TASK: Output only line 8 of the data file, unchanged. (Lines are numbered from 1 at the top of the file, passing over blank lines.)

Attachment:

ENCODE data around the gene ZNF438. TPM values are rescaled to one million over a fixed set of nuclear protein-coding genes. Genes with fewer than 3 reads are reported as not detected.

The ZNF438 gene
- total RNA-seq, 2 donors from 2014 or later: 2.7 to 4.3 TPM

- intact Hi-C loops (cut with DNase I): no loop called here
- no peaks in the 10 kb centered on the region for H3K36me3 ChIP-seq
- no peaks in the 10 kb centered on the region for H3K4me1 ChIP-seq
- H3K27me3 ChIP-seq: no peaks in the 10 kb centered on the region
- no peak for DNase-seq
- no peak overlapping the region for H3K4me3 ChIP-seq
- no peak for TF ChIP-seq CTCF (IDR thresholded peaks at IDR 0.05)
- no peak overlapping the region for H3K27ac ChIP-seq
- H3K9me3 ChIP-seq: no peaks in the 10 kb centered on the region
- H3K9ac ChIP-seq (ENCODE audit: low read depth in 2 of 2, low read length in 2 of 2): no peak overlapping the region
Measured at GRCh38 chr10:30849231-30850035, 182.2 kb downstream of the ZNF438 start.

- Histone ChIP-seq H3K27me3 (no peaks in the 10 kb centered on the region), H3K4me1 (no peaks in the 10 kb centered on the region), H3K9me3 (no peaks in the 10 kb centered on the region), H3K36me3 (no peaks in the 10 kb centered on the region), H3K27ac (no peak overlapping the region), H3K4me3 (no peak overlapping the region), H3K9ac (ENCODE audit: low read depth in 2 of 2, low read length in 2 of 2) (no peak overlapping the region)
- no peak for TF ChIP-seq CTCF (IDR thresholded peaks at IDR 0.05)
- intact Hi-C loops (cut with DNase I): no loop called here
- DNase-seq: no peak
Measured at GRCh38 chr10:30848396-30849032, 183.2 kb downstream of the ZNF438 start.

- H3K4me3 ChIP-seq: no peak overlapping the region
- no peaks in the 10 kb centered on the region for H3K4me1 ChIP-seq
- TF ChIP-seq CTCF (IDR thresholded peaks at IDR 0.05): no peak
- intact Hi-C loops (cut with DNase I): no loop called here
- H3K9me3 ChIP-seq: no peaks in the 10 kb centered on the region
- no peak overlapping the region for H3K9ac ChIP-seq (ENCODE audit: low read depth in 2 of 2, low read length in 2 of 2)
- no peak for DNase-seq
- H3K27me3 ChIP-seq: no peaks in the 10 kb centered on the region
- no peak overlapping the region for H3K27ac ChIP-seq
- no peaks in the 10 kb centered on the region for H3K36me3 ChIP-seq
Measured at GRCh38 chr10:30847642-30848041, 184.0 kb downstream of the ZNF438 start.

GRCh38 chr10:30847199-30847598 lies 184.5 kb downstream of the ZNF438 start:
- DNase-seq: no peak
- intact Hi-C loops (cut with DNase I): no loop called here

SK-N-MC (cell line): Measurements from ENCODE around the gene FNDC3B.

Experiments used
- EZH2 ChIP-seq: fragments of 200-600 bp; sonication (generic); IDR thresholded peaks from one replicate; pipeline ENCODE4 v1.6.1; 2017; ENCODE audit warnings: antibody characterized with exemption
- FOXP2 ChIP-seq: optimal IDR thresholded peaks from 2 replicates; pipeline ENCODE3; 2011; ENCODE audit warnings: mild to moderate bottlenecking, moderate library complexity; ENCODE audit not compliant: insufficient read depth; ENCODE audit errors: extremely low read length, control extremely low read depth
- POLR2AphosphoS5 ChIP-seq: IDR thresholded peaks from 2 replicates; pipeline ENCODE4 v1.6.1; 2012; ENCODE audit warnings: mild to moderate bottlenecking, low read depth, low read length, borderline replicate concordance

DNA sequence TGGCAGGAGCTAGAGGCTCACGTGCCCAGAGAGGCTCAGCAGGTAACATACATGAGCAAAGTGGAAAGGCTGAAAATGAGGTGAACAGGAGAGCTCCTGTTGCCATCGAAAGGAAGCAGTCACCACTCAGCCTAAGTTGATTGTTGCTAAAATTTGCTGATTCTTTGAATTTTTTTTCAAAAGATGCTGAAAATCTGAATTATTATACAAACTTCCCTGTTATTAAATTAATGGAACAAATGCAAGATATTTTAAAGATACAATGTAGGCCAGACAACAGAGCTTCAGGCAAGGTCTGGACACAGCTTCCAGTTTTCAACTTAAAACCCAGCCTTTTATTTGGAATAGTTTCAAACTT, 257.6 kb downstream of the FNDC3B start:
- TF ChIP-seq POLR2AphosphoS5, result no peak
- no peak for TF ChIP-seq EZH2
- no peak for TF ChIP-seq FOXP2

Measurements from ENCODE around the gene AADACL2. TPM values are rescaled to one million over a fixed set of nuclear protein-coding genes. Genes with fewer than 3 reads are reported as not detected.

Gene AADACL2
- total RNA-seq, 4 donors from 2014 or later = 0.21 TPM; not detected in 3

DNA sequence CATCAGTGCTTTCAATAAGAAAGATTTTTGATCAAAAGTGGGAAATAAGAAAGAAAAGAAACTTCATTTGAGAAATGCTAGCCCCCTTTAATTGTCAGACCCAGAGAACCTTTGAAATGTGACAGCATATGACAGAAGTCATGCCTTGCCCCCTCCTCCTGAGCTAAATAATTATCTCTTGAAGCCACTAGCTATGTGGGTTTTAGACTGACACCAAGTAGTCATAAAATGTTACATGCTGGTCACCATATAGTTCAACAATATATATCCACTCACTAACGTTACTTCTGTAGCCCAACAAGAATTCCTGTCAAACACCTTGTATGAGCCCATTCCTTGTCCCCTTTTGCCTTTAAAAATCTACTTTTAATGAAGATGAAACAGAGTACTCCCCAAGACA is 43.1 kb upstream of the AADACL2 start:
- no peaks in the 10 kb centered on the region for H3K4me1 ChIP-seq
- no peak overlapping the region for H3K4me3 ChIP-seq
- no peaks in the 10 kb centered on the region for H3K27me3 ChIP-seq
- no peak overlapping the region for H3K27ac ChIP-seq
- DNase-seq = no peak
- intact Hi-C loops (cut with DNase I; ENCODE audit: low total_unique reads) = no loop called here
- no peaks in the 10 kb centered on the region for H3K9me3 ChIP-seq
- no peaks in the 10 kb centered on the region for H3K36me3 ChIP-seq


- no peak for DNase-seq